DOJ launches antitrust probe into PGA Tour’s handling of LIV Golf’s emergence: report

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The Justice Department reportedly launched an antitrust investigation on Monday over its fight to stave off players from joining the Saudi-backed LIV Golf.

The report on Monday came as LIV Golf inked deals with several top stars in the PGA Tour, including Phil Mickelson, Dustin Johnson, Bryson DeChambeau and Brooks Koepka among others.

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Greg Norman, CEO of LIV Golf, tosses beers to spectators at the 18th green during the Portland Invitational LIV Golf tournament in North Plains, Ore., Saturday, July 2, 2022.
(AP Photo/Steve DiPaola)

Agents for the golfers have received questions from the Justice Department’s antitrust division about the PGA Tour’s rules about players participating in other events and the organization’s actions when it came to LIV Golf, The Wall Street Journal reported.

The PGA Tour said it was aware of the probe.

“This was not unexpected. We went through this in 1994 and we are confident in a similar outcome,” the organization said in a statement to Fox News Digital.

LIV Golf did not immediately return Fox News Digital’s request for comment.

The PGA Tour’s rivalry with LIV Golf has cast a shadow over the sport in recent months. Golfers who requested a release to play in LIV Golf’s opening tournament were denied and those who did so were suspended indefinitely. Several players who resigned their membership from the PGA Tour will not be allowed to participate in future tournaments as a non-member via sponsor exemption or any other eligibility category.

Fans await the final grouping at the 18th hole during the third round of the Portland Invitational LIV Golf tournament in North Plains, Ore., Saturday, July 2, 2022.

Fans await the final grouping at the 18th hole during the third round of the Portland Invitational LIV Golf tournament in North Plains, Ore., Saturday, July 2, 2022.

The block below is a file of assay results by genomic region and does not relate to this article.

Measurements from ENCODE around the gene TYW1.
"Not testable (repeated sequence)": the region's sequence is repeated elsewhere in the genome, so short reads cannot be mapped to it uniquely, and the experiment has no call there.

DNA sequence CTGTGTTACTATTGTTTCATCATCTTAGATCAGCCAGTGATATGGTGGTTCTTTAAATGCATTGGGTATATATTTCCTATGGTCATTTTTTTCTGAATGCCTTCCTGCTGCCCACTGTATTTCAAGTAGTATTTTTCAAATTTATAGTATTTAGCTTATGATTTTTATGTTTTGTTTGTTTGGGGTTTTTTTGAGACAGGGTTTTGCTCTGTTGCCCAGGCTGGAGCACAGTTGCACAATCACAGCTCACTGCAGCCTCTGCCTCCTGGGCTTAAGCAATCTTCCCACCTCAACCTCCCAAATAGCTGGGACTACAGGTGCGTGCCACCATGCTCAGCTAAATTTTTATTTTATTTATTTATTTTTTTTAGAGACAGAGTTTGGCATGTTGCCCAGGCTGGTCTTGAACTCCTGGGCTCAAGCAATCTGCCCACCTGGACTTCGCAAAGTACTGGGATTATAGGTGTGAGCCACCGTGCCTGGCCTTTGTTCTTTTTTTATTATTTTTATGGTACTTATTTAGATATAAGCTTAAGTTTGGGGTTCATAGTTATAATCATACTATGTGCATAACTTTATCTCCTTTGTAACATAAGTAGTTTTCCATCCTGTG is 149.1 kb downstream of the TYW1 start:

(AP Photo/Steve DiPaola)

RORY MCILROY ON LIVE GOLF: ‘NO ROOM’ FOR SAUDI-BACKED RIVAL TOUR

“These players have made their choice for their own financial-based reasons. But they can’t demand the same PGA Tour membership benefits, considerations, opportunities and platform as you. That expectation disrespects you, our fans and our partners. You have made a different choice, which is to abide by the Tournament Regulations you agreed to when you accomplished the dream of earning a PGA Tour card and – more importantly – to compete as part of the preeminent organization in the world of professional golf,” a memo from PGA Tour Commissioner Jay Monahan read to members last month.

“I am certain our fans and partners – who are surely tired of all this talk of money, money and more money – will continue to be entertained and compelled by the world-class competition you display each and every week, where there are true consequences for every shot you take and your rightful place in history whenever you reach that elusive winner’s circle.”

Three golfers who were initially banned from playing the Scottish Open by the DP World Tour in Europe won a temporary stay and competed in the event over the weekend.

Brooks Koepka walks off the green on the 12th hole during a practice round prior to the LIV Golf Invitational - Portland at Pumpkin Ridge Golf Club on June 27, 2022 in North Plains, Oregon.

Brooks Koepka walks off the green on the 12th hole during a practice round prior to the LIV Golf Invitational – Portland at Pumpkin Ridge Golf Club on June 27, 2022 in North Plains, Oregon.
(Steve Dykes/LIV Golf via Getty Images)

The PGA Tour’s bylaws suggest that golfers are barred from playing in other televised golf events without approval. Players are allowed up to three releases per season, however, none are granted for North American events, according to The Wall Street Journal.

The Federal Trade Commission launched a probe in 1994, but it was dropped a year later.

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Last month, the DP World Tour announced fines of around $120,000 and bans from the Scottish Open, the Barbasol Championship and Barracuda Championship – all events co-sanctioned by the PGA Tour – for players who competed in the first-ever LIV Golf event in London .

The reported opening of the antitrust investigation comes right before President Joe Biden is set to visit Saudi Arabia. It is the president’s final stop before heading home. Oil production and the kingdom’s human rights record are expected to be two of the topics discussed during the trip.

Saudi Arabia’s involvement in the murder of Washington Post columnist Jamal Khashoggi had been a point of contention with those joining LIV Golf. Mickelson received a ton of criticism for initially brushing off the murder before he backtracked and apologized.

The Associated Press contributed to this report.

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